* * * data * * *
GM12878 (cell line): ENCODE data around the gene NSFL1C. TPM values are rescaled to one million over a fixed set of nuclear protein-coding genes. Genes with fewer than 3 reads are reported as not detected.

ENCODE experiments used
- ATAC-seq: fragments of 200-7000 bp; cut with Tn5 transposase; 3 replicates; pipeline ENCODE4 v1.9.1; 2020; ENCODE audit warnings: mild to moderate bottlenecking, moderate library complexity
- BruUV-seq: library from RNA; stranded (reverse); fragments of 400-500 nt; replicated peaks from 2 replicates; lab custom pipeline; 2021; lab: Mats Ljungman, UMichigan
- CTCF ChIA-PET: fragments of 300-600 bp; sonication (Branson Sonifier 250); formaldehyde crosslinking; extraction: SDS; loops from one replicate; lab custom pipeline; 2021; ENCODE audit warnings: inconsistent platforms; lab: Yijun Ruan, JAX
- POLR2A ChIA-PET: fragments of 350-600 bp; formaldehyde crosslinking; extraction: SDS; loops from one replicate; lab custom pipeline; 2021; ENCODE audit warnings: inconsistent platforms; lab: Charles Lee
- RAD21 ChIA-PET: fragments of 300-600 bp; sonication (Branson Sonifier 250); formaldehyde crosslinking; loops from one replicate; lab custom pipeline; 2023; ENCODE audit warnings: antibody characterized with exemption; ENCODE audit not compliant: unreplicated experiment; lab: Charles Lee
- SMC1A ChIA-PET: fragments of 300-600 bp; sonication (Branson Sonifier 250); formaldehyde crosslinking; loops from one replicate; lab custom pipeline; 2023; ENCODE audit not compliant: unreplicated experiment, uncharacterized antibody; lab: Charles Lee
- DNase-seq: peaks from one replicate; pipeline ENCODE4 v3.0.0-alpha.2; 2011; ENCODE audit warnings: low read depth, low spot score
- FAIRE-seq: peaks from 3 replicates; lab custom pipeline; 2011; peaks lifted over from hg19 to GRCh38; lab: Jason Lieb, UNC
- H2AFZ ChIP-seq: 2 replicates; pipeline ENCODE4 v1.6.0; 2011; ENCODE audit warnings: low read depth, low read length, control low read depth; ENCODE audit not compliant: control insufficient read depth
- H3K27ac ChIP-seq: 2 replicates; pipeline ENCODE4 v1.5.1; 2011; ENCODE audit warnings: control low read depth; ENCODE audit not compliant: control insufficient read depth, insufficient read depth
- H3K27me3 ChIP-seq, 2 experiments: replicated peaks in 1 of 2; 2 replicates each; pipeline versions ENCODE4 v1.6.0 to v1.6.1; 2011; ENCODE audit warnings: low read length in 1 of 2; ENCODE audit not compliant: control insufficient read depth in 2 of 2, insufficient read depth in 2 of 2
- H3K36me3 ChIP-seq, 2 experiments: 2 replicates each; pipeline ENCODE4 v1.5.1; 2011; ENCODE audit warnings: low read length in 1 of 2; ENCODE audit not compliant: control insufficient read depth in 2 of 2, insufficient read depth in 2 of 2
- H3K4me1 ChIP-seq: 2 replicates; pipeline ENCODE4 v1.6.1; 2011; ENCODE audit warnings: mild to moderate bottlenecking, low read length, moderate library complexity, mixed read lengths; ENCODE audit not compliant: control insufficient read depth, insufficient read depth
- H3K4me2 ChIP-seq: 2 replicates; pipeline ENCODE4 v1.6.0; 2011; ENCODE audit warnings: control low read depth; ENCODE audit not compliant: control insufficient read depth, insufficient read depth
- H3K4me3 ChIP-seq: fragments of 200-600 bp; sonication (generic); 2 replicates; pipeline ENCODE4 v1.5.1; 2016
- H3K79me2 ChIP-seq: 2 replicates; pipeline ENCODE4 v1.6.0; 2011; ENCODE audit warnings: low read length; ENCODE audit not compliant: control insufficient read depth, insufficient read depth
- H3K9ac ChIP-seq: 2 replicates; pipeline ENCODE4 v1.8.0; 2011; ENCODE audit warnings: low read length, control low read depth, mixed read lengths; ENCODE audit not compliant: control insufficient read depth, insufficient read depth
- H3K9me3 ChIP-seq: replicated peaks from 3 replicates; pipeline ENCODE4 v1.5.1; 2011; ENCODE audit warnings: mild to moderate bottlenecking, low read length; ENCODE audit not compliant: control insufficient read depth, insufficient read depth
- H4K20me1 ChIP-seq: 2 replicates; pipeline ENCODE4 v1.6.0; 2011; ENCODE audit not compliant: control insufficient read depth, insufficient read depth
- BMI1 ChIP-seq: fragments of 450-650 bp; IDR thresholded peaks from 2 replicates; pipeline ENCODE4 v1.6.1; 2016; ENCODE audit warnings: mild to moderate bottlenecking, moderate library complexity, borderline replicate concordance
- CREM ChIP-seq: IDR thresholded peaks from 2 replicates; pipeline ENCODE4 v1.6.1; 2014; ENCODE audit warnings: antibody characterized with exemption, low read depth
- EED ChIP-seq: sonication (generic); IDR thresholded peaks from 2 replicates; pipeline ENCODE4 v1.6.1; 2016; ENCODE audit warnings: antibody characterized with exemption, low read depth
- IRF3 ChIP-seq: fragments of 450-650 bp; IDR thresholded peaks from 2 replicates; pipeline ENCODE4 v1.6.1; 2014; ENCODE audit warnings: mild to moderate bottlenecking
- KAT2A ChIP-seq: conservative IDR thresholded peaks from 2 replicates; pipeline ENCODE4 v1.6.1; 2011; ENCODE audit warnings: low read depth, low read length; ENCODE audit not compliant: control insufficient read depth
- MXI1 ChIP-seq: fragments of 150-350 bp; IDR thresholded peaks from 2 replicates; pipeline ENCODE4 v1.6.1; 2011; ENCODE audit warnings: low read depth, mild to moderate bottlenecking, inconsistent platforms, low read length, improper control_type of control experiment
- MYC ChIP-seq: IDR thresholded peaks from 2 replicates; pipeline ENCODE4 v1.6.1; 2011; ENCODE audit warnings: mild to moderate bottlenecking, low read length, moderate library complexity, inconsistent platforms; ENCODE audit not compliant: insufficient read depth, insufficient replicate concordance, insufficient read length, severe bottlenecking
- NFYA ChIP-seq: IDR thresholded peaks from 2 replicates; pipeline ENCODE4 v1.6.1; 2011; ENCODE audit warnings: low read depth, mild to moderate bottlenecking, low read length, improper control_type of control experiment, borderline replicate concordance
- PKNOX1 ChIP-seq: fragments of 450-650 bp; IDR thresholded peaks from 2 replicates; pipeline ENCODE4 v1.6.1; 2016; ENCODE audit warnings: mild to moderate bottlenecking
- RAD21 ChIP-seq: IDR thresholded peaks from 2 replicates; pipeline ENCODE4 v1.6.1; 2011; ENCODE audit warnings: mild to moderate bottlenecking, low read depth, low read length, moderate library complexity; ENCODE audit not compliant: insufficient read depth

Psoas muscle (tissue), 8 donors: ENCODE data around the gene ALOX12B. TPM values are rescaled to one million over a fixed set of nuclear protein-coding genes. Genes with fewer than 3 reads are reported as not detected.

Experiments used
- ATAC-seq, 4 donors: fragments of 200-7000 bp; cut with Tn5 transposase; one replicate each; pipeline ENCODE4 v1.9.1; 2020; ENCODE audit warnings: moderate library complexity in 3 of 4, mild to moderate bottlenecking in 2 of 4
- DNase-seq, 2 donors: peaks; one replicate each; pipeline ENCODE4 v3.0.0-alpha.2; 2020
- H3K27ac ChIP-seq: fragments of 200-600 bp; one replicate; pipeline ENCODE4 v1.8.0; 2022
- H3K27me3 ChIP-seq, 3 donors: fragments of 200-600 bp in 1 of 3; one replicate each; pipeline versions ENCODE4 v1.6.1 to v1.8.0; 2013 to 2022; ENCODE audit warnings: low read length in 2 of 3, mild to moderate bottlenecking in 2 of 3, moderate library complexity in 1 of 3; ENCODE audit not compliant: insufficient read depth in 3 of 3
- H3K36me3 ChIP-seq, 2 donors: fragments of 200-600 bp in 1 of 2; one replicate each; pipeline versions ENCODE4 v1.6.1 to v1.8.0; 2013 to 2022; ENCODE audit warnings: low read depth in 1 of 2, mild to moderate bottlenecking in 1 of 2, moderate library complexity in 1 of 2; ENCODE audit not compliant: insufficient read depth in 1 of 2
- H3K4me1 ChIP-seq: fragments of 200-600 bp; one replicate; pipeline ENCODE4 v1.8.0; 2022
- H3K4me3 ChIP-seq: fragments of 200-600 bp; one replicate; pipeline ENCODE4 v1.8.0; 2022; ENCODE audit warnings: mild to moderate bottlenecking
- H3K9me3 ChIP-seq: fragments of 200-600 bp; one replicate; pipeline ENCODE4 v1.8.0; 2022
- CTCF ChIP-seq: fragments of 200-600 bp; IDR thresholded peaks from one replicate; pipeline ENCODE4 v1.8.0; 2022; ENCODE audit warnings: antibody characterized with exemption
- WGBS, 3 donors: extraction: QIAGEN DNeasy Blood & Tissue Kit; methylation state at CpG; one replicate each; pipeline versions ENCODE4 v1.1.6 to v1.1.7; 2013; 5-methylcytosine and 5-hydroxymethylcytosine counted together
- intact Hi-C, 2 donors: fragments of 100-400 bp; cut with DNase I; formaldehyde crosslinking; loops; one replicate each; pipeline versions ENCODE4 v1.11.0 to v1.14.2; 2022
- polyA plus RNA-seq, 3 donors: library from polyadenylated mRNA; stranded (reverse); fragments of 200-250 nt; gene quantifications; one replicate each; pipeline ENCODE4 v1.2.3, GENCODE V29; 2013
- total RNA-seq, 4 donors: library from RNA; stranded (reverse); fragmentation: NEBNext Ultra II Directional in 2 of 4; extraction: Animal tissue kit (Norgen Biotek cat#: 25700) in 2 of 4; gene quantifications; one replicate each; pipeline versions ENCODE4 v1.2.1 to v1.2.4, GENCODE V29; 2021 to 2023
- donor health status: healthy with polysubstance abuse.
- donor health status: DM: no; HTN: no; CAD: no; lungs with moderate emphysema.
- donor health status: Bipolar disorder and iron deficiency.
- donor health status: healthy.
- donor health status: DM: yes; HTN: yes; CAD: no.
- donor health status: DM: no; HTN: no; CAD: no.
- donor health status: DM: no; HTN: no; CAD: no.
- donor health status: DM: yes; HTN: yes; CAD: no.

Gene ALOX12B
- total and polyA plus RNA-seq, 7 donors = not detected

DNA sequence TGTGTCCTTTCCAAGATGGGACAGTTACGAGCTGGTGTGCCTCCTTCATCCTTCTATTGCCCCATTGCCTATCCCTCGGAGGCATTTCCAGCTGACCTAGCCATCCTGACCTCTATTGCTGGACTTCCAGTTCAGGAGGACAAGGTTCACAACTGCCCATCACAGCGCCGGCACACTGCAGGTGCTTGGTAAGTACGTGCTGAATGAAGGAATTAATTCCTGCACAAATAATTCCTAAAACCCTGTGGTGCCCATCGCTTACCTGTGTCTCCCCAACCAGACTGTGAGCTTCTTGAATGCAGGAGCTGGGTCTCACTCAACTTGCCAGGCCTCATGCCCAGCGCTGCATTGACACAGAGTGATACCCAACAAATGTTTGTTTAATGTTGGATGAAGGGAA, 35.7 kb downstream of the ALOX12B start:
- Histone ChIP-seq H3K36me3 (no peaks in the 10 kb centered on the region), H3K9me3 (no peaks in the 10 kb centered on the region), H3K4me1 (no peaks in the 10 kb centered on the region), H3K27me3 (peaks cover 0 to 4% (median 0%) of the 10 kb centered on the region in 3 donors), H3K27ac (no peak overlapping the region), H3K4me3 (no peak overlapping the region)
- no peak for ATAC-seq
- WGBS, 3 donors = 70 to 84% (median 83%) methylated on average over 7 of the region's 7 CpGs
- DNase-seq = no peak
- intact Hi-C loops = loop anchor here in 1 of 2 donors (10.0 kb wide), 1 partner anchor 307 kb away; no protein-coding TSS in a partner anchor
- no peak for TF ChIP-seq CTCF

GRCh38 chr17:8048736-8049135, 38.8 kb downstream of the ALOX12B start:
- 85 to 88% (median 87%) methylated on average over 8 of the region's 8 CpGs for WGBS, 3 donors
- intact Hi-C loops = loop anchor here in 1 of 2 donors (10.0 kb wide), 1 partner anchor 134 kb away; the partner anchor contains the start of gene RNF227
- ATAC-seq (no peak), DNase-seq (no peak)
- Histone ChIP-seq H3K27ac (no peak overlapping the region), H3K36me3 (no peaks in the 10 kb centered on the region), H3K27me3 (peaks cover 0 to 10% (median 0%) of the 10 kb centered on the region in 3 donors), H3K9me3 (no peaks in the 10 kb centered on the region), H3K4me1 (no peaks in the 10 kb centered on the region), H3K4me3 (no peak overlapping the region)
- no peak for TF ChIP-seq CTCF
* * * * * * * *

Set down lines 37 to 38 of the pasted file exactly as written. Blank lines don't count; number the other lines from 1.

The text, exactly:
- H3K27me3 ChIP-seq, 3 donors: fragments of 200-600 bp in 1 of 3; one replicate each; pipeline versions ENCODE4 v1.6.1 to v1.8.0; 2013 to 2022; ENCODE audit warnings: low read length in 2 of 3, mild to moderate bottlenecking in 2 of 3, moderate library complexity in 1 of 3; ENCODE audit not compliant: insufficient read depth in 3 of 3
- H3K36me3 ChIP-seq, 2 donors: fragments of 200-600 bp in 1 of 2; one replicate each; pipeline versions ENCODE4 v1.6.1 to v1.8.0; 2013 to 2022; ENCODE audit warnings: low read depth in 1 of 2, mild to moderate bottlenecking in 1 of 2, moderate library complexity in 1 of 2; ENCODE audit not compliant: insufficient read depth in 1 of 2